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Chicago—While the vast majority of US grocery shoppers (82 percent) put at least some effort into healthy eating, far fewer (34 percent) put in “a lot” of effort, according to research from the Food Marketing Institute (FMI) and Rodale Inc.

The 2016 “Shopping for Health” analysis was released at last week’s FMI Connect in Chicago.

Today’s food shoppers understand the important role food choices play in their health, but they still struggle to make changes to improve their food selections. Results from the “Shopping for Health” study revealed that half of shoppers consider themselves overweight (51 percent) and say they need motivation to help them eat healthfully (48 percent).

Among other things, the study examines the various ways in which health and nutritional concerns affect food buying and eating decisions, and measures changes over time.

Compared to the prior year, three in four shoppers switched to a healthier version of at least one type of food, with healthier yogurt (32 percent), milk (27 percent), and bread (26 percent) topping the list, the study found.

Also, shoppers are now buying more whole grain (43 percent), high fiber (41 percent), multigrain (39 percent), all natural (38 percent), low sodium (33 percent) and unprocessed whole foods (33 percent).

“Many of the findings correlate with some of the broader movements and trends we have seen in the market, namely food as medicine, the importance of eating locally, and the shift from diet food to real, whole foods,” said Melanie Hansche, editor-in-chief of Rodale’s Organic Life, who presented the study findings at FMI Connect.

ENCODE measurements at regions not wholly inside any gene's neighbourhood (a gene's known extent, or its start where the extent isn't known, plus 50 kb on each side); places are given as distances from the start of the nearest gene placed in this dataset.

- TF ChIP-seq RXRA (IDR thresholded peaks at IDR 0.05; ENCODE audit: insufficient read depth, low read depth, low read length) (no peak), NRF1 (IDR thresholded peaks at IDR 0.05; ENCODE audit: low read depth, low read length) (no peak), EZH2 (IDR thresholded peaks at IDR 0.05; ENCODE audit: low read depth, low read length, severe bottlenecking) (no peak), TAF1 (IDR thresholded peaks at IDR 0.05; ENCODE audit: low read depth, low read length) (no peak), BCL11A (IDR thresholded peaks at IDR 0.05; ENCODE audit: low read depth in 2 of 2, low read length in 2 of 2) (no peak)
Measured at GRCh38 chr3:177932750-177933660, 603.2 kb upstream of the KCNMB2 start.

“Shopping for Health” was conducted by GfK on behalf of Rodale and FMI. A total of 1,404 US adults were interviewed online last November. For more information, visit

Separately, a new survey from Coast Packing Company and Ipsos Research has found that only half of consumers say they understand the content of food labels, and less than a third believe them.

The nationwide survey of 1,000 adults, conducted in late May, examined both awareness and behavior around food labeling, querying consumers about what they read, understand and believe, and how they act, based on that information. The Coast/Ipsos survey found both gender and generational divides in how consumers respond to data conveyed on food labels.

When it comes to listed ingredients, less is more both for women and Millennials: 40 percent of women agreed that “a food label with fewer ingredients has a positive effect on my purchasing decision,” versus 25 percent of men, and 33 percent of those in the 18-34 age bracket endorsed that view.

Millennials are avid readers of food labels (68 percent vs 62 percent overall) and more than half say they understand food label content (54 percent to 50 percent overall).

Some 35 percent of Millennials believe the content of food labels, the highest percentage of any age group.

Among the study’s other findings: • Almost two in three consumers (62 percent) read food labels, with women (65 percent) more likely than men (58 percent) to do so. • While Millennials are most likely to read food labels, those ages 35-54 (56 percent) are least likely to do so. • Some 30 percent of women and a like percentage of Millennials say they understand the concept of “minimally processed” on food labels.

• More women (40 percent) than men (25 percent) agree that food labels listing fewer ingredients are a net positive, the Coast/Ipsos survey found.

Food label information tends to be more of a deterrent to consumption than a license to eat, the survey found.

Overall, 45 percent of consumers avoid certain foods based on the content of food labels, with women (54 percent) more likely than men (36 percent) to avoid certain foods based on food label content.

The Coast/Ipsos survey also found Older adults, ages 55 and above (53 percent) are most likely to avoid certain foods based on the content of food labels, while Millennials (42 percent) are least likely to steer clear of foods based on label information.

Some 26 percent of those surveyed consume more of certain foods based on what’s on the label, the study discovered.

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